Our mission at The Motley Fool is to help the world invest better. Whether that’s helping people overcome their fear of stocks all the way to offering clear and successful guidance on complicated-sounding options trades, we can help.

Feb 1, 2016 at 9:54PM

To be perfectly clear, this is not a get-rich action that my Foolish colleagues and I came up with. But we wouldn't argue with the approach.

A 2015 Business Insider article titled, "11 websites to bookmark if you want to get rich" rated The Motley Fool as the #1 place online to get smarter about investing.

"The Motley Fool aims to build a strong investment community, which it does by providing a variety of resources: the website, books, a newspaper column, a radio [show], and [newsletters]," wrote (the clearly insightful and talented) money reporter Kathleen Elkins. "This site has something for every type of investor, from basic lessons for beginners to investing commentary on mutual funds, stock sectors, and value for the more advanced."

Our mission at The Motley Fool is to help the world invest better, so it's nice to receive that kind of recognition. It lets us know we're doing our job.

Whether that's helping the entirely uninitiated overcome their fear of stocks all the way to offering clear and successful guidance on complicated-sounding options trades, we want to provide our readers with a boost to the next step on their journey to financial independence.

Articles and beyond

As Business Insider wrote, there are a number of resources available from the Fool for investors of all levels and styles.

In addition to the dozens of free articles we publish every day on our website, I want to highlight two must-see spots in your tour of fool.com.

For the beginning investor

Investing can seem like a Big Deal to those who have yet to buy their first stock. Many investment professionals try to infuse the conversation with jargon in order to deter individual investors from tackling it on their own (and to justify their often sky-high fees).

But the individual investor can beat the market. The real secret to investing is that it doesn't take tons of money, endless hours, or super-secret formulas that only experts possess.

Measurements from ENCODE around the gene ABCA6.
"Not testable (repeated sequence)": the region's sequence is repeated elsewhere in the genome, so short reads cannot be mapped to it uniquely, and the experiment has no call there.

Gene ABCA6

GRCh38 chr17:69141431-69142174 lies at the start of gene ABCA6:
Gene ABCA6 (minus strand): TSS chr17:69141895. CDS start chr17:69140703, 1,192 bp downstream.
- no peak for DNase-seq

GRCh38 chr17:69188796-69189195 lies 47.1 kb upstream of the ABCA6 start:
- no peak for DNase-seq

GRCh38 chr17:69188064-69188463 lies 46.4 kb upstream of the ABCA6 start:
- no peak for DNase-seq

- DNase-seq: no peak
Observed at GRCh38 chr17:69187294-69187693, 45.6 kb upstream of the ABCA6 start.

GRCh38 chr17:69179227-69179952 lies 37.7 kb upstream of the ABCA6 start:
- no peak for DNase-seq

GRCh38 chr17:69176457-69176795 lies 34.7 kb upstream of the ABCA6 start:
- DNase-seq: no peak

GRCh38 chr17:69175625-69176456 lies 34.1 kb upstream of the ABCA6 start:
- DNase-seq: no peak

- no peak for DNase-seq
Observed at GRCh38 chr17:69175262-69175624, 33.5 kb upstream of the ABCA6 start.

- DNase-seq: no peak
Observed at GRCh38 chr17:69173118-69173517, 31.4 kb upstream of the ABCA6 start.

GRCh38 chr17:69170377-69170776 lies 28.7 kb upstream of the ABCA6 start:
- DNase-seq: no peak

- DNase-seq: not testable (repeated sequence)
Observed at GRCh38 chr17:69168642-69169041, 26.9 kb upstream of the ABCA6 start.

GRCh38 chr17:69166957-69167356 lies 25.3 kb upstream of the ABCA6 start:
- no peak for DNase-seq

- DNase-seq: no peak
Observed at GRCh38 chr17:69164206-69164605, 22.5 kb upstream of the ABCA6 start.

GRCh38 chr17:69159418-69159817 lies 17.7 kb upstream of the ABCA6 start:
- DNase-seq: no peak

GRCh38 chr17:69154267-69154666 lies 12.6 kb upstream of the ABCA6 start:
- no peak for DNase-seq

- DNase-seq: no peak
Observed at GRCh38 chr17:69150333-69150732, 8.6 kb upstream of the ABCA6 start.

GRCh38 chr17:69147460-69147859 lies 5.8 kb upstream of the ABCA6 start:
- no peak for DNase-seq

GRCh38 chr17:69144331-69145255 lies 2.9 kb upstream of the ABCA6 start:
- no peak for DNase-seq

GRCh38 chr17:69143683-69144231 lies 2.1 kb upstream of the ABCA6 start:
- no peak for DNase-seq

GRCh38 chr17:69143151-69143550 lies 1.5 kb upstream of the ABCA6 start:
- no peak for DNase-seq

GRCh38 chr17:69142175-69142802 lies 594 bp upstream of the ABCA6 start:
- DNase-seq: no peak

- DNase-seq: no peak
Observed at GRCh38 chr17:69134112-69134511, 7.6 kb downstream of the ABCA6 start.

That's why we created a best-selling guide that walks investors-to-be through everything they need to know to get started. And because we're so dedicated to our mission, we've made that available for free.

If you're just starting out (or want to help out someone who is), go to www.fool.com/beginners, drop in your email address, and you'll be able to instantly access the quick-read guide ... for free.

For the listener

Whether it's on the stationary exercise bike or during my daily commute, I spend a lot of time going nowhere. But I've found a way to make that time benefit me.

The Motley Fool offers five podcasts that I refer to as "binge-worthy financial information."

Motley Fool Money features a team of our analysts discussing the week's top business and investing stories, interviews, and an inside look at the stocks on our radar. It's also featured on several dozen radio stations across the country.

The hosts of Motley Fool Answers challenge the conventional wisdom on life's biggest financial issues to reveal what you really need to know to make smart money moves.

David Gardner, co-founder of The Motley Fool, is among the most respected and trusted sources on investing. And he's the host of Rule Breaker Investing, in which he shares his insights into today's most innovative and disruptive companies ... and how to profit from them.

Market Foolery is our daily look at stocks in the news, as well as the top business and investing stories.

And Industry Focus offers a deeper dive into a specific industry and the stories making headlines. Healthcare, technology, energy, consumer goods, and other industries take turns in the spotlight.

They're all informative, entertaining, and eminently listenable ... and I don't say that simply because the hosts all sit within a Nerf-gun shot of my desk. Rule Breaker Investing and Answers contain timeless advice, so you might want to go back to the beginning with those. The other three take their cues from the market, so you'll want to listen to the most recent first. All are available at www.fool.com/podcasts.

But wait, there's more

The book and the podcasts – both free ... both awesome – also come with an ongoing benefit. If you download the book, or if you enter your email address in the magical box at the podcasts page, you'll get ongoing market coverage sent straight to your inbox.

Investor Insights is valuable and enjoyable coverage of everything from macroeconomic events to investing strategies to our analyst's travels around the world to find the next big thing. Also free.

Get the book. Listen to a podcast. Sign up for Investor Insights. I'm not saying that any of those things will make you rich ... but Business Insider seems to think so.


Compare Brokers